Wednesday, August 5, 2009

Always smelling of blood

The McKays came in most weekends, or that's how it seemed anyhow, and always smelling of blood. Everyone knew they killed their animals. Uncle Neil, but the
boys too, he taught them how to do it, then they'd all walk in through Gran's kitchen door Saturday morning, smiling the big white smiles like they had knives in them and carrying in their arms their parcels of meat.

"A beast...." That's what Uncle Neil called it, the thing that they were bringing in. Not cow, or sheep, or deer, only, "I've got a beast for you here..." like it had never been alive on the farm, a creature with eyelashes and breath, but was altogether different and now it was dead.


That was Davey. He was the eldest, and kind of like a man. He never used to say "Hello". just "Hey" like that, while he chewed gum. "Pull in, will you, so I can get past..."

Extract from 44 THINGS by Kirsty Gunn [Atlantic] 25. Now I can see how it was, I think.

Come and hear Kirsty Gunn read from this astonishing story and other work including her work-in-progress which has Katherine Mansfield as its subject. She is speaking as part of the Writers Read series, THURSDAY AUGUST 6, 6 PM, Massey University Wellington campus, Buckle Street Entrance [follow the signs to the Theatrette] or FRIDAY AUGUST 7, 7 PM, Palmerston North City Library.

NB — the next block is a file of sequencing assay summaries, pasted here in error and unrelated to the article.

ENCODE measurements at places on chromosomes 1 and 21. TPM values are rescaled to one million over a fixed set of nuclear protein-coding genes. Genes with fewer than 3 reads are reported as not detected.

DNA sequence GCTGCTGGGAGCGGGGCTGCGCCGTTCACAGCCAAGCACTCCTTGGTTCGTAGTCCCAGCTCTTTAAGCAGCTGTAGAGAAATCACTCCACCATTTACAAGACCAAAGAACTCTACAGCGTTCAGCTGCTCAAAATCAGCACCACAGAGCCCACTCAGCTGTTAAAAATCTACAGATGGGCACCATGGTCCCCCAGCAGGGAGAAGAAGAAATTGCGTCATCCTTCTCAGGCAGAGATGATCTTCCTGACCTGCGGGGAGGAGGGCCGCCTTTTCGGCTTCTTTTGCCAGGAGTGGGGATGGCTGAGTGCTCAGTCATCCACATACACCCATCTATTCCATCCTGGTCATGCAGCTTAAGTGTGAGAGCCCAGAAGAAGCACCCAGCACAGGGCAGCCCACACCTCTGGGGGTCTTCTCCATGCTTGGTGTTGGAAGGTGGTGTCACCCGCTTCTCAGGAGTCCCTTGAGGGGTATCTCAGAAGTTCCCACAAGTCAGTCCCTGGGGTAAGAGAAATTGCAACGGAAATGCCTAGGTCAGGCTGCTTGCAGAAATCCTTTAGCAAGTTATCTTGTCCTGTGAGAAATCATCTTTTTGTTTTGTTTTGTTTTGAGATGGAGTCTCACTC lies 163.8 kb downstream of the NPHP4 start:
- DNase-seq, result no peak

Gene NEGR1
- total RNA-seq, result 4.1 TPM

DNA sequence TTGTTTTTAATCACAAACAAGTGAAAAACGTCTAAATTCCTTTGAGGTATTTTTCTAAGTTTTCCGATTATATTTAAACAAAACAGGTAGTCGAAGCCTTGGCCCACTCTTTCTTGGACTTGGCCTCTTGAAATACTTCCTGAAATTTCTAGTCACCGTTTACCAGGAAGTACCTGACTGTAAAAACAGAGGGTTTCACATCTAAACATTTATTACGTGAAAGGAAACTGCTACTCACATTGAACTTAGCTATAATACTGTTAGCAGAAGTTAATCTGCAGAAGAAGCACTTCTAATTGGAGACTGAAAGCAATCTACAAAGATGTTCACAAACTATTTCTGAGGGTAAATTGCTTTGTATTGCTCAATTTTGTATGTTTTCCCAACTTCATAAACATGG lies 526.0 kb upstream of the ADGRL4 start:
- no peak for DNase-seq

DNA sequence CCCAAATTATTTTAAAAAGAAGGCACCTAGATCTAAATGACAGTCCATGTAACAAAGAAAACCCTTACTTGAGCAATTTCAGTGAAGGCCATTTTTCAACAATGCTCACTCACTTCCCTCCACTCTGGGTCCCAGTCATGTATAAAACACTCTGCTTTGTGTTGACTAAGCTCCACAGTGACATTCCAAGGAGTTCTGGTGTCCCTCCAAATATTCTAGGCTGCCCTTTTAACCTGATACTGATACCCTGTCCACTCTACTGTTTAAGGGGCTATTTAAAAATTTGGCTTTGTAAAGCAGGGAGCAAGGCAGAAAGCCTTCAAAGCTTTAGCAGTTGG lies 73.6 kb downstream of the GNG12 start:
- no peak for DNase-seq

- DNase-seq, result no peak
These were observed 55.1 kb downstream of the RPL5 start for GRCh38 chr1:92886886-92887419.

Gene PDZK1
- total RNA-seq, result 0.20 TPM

I'm chairing both events and looking forward to discussing Kirsty's work and her search for a new form that eshews the 'narrative arc'. She spoke on Monday at Te Papa and captivated the audience with the insights into her writing life.
Kirsty is pictured above at Randell Cottage Thorndon where she is the writer in residence.

Photo Credit: Mary McCallum

3 comments: said...

Yes, if you did not get to the IML event, then you surely must go to one or other of these events which Mary is chairing - Kirsty is utterly "the writer" and her passion and confidence in her own unique voice as a writer is inspirational. Her sense of place, from which she starts as a writer, is riveting and her conviction and courage eschewing the narrative arc, is emboldening to anyone who wants to write. She's enchanting and dark, all at once... fearless I think but warm as well... a fascinating combination.

Rachel Fenton said...

Do you ever get star struck by writers?

Mary McCallum said...

Thanks for that Maggie - great description of Kirsty: enchanting and dark and fearless and warm!
And Rachel, yes, star struck .... easily .... Kirsty is a real star, too, as a writer and performer, but I have known her such a long time and she is so warm and generous at these writer events that it feels like we're sitting around the fire at home having a chat. Now that is a real skill, and not all writers are capable of doing that. Both events I was involved with last week were quite different 'chats' and they went very well.